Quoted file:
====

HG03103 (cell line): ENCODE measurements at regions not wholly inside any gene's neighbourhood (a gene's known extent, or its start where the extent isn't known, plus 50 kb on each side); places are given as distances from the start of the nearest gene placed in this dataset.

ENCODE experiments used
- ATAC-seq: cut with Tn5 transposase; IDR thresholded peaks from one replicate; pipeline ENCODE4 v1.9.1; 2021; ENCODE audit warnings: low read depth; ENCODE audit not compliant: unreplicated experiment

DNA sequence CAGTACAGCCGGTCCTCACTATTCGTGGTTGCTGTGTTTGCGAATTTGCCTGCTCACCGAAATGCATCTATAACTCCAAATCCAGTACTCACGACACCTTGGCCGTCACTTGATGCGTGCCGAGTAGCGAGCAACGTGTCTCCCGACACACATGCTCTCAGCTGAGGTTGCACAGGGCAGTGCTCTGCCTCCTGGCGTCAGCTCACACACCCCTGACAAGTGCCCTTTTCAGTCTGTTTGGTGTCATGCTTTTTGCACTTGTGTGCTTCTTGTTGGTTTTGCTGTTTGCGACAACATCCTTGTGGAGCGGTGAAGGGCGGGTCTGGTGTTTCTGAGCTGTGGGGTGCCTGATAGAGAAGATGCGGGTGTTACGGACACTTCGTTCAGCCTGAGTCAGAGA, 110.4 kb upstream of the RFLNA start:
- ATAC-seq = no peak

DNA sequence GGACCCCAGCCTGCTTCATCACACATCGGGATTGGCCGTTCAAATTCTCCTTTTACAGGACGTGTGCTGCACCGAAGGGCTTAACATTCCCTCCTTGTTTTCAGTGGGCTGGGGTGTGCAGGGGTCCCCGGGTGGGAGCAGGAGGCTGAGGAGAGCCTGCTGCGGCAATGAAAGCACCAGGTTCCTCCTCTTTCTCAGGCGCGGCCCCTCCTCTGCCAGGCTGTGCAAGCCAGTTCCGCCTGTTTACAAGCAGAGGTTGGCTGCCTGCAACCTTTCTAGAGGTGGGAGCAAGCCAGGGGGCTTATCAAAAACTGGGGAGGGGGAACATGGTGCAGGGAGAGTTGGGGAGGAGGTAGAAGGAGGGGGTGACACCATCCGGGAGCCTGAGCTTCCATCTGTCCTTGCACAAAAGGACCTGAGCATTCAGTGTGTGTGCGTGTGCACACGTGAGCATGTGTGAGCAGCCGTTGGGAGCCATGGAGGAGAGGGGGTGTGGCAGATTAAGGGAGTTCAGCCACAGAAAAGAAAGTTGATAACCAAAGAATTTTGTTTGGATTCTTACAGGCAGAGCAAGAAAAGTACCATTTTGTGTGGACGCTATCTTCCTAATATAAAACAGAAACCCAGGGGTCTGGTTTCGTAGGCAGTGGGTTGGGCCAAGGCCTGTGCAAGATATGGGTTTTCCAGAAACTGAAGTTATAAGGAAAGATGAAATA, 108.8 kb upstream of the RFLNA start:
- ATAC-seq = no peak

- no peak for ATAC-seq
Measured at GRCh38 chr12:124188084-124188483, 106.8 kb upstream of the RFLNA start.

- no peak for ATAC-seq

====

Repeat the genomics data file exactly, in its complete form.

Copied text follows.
HG03103 (cell line): ENCODE measurements at regions not wholly inside any gene's neighbourhood (a gene's known extent, or its start where the extent isn't known, plus 50 kb on each side); places are given as distances from the start of the nearest gene placed in this dataset.

ENCODE experiments used
- ATAC-seq: cut with Tn5 transposase; IDR thresholded peaks from one replicate; pipeline ENCODE4 v1.9.1; 2021; ENCODE audit warnings: low read depth; ENCODE audit not compliant: unreplicated experiment

DNA sequence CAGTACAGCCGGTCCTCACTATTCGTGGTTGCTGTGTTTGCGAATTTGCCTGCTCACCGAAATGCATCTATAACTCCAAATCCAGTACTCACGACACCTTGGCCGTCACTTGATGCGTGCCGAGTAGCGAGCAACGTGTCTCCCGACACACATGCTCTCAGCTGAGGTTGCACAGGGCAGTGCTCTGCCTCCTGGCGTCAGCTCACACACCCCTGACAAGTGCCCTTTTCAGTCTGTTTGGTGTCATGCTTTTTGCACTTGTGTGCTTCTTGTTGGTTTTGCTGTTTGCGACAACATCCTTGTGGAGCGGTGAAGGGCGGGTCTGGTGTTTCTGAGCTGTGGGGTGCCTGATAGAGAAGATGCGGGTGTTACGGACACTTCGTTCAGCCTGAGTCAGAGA, 110.4 kb upstream of the RFLNA start:
- ATAC-seq = no peak

DNA sequence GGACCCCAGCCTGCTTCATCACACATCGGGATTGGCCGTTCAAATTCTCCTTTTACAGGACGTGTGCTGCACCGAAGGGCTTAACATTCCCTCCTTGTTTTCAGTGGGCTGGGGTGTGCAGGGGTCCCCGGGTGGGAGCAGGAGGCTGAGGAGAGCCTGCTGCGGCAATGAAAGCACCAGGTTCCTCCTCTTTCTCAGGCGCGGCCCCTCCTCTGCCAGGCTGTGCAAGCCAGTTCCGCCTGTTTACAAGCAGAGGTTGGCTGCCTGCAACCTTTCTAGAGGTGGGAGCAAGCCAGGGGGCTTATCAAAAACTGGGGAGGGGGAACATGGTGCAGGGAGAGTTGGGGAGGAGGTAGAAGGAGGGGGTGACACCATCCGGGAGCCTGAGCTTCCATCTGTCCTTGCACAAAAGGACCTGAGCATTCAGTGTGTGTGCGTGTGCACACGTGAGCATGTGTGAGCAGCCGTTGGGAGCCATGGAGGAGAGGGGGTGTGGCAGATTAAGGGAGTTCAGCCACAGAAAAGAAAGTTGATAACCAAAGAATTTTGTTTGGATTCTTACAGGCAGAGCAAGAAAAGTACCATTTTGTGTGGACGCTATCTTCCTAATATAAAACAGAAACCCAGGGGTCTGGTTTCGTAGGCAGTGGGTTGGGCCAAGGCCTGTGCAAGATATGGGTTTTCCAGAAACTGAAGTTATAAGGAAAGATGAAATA, 108.8 kb upstream of the RFLNA start:
- ATAC-seq = no peak

- no peak for ATAC-seq
Measured at GRCh38 chr12:124188084-124188483, 106.8 kb upstream of the RFLNA start.

- no peak for ATAC-seq